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Senate Republicans Include $20 Billion for Child Care in Latest COVID-19 Relief Proposal

News February 2, 2021

A group of 10 Republican senators have released the details of an economic relief package that includes $20 billion in funding for the child care industry, underscoring the sentiments on Capitol Hill about the essential role of child care for children, families, and the economy. This proposal comes as a response to President Biden’s broad economic stimulus proposal, which includes $40 billion in dedicated funding for child care, along with other important family supports.  

Without question, child care is essential to America’s economic recovery and long-term success, but providers need relief now to be able to stay in business while the pandemic continues to devastate the economy. Since the outset of the pandemic, every COVID-19 relief proposal from Democrats and Republicans has included dedicated financial support for the beleaguered child care industry. After providing a down-payment in December, Congress should work quickly to pass a relief bill with enough dedicated funding to fully stabilize the child care industry through this pandemic.

In December, after months of debate and negotiations, Congress passed a bipartisan COVID-19 relief bill that included $10 billion in funding for child care – an important down-payment to help keep child care providers in business for a few months amid our nation’s prolonged economic crisis. Across party lines, a strong majority of voters believe child care is very important to getting the economy going again.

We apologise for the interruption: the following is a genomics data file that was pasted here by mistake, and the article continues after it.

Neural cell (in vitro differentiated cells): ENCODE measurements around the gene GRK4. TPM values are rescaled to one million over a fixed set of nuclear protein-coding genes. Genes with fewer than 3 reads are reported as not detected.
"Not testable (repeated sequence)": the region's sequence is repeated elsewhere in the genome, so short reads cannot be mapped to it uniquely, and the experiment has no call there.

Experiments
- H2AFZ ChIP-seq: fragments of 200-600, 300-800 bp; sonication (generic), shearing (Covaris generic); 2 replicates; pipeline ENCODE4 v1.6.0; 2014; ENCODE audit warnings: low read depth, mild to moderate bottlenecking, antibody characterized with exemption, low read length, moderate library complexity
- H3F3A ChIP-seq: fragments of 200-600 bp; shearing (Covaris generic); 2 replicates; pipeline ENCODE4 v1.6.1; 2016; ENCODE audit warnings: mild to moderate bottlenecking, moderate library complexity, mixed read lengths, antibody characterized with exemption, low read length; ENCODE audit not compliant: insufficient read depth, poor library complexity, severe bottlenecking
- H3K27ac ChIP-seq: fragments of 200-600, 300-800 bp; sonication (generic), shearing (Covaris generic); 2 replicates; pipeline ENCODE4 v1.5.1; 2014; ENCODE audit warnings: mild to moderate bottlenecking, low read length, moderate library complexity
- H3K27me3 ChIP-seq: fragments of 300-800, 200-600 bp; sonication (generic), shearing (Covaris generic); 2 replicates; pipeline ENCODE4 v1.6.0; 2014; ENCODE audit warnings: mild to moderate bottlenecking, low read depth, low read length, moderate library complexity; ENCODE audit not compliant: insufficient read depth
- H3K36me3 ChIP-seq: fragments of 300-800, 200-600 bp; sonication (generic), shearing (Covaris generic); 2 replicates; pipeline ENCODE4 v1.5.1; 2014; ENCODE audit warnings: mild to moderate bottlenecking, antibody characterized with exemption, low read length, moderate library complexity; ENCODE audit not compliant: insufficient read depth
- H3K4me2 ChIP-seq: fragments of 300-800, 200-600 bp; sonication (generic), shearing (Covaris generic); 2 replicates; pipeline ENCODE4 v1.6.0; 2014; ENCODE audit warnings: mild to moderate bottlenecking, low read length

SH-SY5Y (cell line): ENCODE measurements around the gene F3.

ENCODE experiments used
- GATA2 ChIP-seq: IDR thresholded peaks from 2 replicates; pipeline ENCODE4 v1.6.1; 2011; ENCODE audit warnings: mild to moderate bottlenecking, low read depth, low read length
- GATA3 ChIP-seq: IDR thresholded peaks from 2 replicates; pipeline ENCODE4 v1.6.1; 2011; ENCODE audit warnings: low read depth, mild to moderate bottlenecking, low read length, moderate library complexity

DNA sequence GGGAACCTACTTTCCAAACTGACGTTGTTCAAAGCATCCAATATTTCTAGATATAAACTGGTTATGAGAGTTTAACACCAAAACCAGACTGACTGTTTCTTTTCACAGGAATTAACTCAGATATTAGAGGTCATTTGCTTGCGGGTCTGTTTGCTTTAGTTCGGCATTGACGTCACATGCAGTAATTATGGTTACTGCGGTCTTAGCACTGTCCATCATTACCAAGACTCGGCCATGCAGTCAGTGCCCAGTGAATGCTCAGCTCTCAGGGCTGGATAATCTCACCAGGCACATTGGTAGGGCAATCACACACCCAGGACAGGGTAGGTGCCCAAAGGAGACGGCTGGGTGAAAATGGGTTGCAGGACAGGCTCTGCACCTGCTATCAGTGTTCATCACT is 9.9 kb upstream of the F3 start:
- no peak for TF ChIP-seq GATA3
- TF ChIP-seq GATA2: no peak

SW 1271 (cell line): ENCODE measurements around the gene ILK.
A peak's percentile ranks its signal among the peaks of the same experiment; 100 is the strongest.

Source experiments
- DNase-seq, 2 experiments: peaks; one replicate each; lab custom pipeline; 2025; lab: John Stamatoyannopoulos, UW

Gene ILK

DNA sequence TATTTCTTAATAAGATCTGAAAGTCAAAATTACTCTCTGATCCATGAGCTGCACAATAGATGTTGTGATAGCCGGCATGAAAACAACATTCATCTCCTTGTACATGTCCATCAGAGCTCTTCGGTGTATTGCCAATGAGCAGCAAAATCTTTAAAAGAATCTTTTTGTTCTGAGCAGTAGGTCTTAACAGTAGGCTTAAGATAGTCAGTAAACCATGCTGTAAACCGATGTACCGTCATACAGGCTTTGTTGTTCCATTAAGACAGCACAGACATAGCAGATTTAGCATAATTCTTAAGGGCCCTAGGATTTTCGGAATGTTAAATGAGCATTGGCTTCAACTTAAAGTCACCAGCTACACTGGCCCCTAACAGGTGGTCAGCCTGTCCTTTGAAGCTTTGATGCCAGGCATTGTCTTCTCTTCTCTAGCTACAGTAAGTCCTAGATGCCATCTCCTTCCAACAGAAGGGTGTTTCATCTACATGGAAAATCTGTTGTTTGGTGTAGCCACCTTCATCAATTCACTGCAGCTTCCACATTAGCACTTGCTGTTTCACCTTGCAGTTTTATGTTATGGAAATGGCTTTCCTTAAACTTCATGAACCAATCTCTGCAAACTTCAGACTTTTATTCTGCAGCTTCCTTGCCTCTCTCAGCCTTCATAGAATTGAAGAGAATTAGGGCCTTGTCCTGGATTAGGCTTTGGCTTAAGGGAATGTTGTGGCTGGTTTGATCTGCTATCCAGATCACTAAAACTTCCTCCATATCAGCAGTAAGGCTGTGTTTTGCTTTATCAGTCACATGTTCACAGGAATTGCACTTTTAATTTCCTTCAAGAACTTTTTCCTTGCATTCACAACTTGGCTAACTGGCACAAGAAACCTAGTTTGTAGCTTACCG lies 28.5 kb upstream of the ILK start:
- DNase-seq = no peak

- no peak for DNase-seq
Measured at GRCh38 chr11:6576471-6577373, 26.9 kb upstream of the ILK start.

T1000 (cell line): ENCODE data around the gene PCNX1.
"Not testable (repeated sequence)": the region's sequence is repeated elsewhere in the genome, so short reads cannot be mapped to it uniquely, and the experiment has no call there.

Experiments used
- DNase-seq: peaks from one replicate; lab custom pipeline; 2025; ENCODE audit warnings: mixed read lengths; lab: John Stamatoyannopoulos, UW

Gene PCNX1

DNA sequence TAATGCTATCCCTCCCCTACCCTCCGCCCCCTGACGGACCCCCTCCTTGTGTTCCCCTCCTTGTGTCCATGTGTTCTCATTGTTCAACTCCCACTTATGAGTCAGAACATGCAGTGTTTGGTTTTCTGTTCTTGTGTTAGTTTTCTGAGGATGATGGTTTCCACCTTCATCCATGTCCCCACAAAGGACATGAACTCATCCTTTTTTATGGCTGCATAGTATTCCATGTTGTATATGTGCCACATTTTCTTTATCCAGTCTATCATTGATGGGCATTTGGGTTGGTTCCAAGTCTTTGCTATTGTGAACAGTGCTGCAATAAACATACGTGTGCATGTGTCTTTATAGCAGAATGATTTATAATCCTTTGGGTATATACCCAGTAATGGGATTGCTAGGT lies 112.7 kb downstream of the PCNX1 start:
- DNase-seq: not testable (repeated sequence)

The economic crisis stemming from the Coronavirus pandemic has pushed the child care industry to the brink of collapse:

  • On average, child care providers across the country are experiencing a 47% increase in operating costs at child care centers and up to 70% increase in costs for home-based care providers, while enrollment is down by 67% on average.
  • 56 percent of child care providers say they are losing money every day they remain open, confronting an unsustainable reality of declining revenues and rising operational costs, according to a recent survey by NAEYC.
  • U.S. is set to lose 4.5 million child care slots, which amounts to roughly half of the nation’s child care capacity;
  • Parents — especially women — will be unable to return to work, with as many as 7 million people a week not returning to work due to a lack of child care;
  • Single parents, parents with young children, and parents who can’t work from home are most at risk to stop working completely due to a lack of child care.

Acting now to provide relief to American families and businesses will help ensure child care providers can weather the storm and remain in business through this pandemic, and also help ensure families can access and afford care when the economy gets up and running. FFYF recently joined colleagues in a letter to Congressional leaders urging lawmakers to prioritize child care in upcoming relief efforts, as well as a letter thanking the Biden administration for its relief proposal supporting child care providers and families.

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